Judiciary: Recruitment

(asked on 19th May 2021) - View Source

Question to the Ministry of Justice:

To ask Her Majesty's Government what plans they have, if any, to recruit retired judges and magistrates to serve on a temporary basis to reduce delays in court hearings; and, in bringing forward any such plans, what assessment they have made of their potential contribution to reducing these delays.

This question was answered on 3rd June 2021

The mandatory retirement age for most judicial office holders, including magistrates and judges, is 70. The Lord Chief Justice (or in some instances the Senior President of Tribunals) may, with the agreement of the Lord Chancellor, extend the appointment of judges below the High Court following their compulsory retirement date for a period of one year and for further one-year periods, up to the point at which the judge turns 75, where it is in the public interest to do so. In addition, many salaried judges may be authorised to sit in retirement on a fee paid basis.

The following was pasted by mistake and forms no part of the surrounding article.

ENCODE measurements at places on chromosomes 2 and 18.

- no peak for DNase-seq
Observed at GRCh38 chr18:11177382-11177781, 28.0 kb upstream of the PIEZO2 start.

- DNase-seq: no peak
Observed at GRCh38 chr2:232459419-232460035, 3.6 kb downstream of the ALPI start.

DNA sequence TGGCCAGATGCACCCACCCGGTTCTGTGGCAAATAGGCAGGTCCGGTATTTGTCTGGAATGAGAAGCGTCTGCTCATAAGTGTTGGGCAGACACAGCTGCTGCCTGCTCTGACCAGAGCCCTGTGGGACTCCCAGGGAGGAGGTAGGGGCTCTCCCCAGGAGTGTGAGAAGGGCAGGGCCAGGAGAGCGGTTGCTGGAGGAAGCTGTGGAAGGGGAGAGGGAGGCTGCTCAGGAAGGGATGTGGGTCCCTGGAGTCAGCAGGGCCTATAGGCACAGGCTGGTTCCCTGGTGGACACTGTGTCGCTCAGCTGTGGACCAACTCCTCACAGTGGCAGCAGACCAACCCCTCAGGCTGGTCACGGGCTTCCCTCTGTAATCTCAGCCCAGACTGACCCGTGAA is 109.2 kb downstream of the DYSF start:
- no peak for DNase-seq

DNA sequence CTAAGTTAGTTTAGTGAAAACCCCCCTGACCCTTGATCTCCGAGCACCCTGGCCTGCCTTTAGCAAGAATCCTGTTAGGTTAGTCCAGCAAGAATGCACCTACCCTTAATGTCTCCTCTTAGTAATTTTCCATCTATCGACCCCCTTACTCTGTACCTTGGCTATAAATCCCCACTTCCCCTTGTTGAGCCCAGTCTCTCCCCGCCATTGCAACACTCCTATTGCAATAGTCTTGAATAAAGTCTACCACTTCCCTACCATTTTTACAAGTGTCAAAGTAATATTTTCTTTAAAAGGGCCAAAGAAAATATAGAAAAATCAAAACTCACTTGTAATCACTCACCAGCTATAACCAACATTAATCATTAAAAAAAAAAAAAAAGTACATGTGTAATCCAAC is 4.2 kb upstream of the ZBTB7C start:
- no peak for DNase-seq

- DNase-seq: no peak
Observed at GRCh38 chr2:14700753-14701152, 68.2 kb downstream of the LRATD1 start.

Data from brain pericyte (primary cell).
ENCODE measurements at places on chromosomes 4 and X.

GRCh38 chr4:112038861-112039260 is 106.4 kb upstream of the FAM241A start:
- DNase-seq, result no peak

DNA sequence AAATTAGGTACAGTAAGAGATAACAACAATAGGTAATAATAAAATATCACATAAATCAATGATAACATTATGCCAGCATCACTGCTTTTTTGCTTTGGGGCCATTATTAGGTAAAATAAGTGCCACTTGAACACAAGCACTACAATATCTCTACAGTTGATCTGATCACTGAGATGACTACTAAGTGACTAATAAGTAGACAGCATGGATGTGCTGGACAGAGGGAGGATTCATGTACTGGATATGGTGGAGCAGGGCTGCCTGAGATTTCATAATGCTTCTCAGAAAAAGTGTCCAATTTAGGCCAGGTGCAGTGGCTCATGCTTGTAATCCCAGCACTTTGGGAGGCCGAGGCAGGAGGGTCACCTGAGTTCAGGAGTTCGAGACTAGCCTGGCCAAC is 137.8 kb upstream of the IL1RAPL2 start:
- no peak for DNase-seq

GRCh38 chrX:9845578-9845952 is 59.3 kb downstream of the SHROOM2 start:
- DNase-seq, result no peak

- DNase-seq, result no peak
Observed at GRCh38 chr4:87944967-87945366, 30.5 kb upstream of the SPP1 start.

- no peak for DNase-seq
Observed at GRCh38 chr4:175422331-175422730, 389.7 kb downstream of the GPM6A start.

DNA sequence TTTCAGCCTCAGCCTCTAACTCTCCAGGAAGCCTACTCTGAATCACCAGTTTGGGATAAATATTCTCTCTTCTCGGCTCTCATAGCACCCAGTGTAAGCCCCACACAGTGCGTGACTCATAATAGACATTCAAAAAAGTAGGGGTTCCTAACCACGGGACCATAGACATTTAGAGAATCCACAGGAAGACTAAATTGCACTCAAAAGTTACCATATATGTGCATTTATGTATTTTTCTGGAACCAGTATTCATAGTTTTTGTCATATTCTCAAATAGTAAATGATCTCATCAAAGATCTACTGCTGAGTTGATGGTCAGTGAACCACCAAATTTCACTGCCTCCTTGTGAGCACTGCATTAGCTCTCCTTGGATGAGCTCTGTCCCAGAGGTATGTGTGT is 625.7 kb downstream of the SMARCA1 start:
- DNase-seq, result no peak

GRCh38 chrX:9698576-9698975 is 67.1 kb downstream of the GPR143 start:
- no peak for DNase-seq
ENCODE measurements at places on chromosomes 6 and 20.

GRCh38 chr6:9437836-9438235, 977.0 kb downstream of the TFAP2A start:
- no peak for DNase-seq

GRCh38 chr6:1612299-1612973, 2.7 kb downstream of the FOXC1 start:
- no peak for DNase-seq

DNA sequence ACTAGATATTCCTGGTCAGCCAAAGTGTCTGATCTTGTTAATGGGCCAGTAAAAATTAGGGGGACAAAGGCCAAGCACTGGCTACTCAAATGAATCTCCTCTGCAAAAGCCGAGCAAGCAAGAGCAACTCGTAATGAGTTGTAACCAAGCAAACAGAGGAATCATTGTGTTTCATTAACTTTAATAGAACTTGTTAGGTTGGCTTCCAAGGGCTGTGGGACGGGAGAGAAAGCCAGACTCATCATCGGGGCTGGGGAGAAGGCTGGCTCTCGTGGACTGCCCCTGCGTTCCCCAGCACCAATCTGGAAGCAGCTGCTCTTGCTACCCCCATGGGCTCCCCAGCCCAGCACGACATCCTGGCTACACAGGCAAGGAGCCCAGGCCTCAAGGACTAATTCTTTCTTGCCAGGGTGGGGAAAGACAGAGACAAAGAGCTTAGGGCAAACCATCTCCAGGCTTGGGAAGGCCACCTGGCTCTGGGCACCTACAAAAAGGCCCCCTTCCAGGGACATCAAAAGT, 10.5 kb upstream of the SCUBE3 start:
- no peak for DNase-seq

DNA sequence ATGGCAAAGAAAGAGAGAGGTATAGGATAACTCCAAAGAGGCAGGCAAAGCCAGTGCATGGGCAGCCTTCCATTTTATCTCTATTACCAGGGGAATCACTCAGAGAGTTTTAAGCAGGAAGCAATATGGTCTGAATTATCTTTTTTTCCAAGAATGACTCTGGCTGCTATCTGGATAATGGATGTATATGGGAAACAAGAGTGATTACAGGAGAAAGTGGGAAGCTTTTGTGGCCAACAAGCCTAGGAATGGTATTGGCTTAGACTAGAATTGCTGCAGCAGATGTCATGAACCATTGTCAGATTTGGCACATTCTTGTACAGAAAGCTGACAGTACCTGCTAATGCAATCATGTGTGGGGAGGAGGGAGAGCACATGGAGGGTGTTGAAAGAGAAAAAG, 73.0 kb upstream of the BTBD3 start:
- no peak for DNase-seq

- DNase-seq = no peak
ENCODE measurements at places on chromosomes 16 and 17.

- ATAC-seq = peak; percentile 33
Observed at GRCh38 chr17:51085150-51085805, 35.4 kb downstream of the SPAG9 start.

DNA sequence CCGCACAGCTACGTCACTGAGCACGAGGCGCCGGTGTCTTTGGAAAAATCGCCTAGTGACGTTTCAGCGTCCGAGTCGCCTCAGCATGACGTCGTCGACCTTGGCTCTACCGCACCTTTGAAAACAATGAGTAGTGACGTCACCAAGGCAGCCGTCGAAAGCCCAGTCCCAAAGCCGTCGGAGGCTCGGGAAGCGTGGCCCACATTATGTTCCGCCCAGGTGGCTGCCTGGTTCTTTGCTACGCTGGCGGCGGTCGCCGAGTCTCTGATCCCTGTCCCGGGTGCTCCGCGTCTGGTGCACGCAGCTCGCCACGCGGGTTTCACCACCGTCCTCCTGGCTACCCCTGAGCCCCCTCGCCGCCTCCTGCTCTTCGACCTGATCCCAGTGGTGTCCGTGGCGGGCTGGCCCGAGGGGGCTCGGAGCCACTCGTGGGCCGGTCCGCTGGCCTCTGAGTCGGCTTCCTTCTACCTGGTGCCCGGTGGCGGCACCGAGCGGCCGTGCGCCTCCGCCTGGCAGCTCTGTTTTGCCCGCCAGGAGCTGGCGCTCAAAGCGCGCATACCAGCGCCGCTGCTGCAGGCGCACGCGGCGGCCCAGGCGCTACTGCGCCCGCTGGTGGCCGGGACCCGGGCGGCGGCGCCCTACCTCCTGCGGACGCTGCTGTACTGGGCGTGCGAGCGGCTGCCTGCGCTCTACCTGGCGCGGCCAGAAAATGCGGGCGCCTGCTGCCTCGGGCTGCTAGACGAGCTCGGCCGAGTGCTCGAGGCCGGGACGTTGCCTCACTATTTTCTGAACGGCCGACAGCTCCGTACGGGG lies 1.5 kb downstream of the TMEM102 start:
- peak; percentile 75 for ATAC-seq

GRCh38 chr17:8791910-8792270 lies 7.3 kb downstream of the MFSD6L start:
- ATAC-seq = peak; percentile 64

The government intends to legislate to raise the judicial mandatory retirement age (MRA) to 75 through the Public Service Pensions and Judicial Offices Bill, to be introduced shortly. The legislation will include a transitional provision to enable retired magistrates who are younger than the new MRA to apply to return to the bench, subject to business need. The process by which such applications are to be made and considered will be set out in due course.

These and other measures to increase judicial capacity to meet demand are crucial to ensure we can continue to support the recovery of our courts and tribunals and reduce delays in hearings.

Reticulating Splines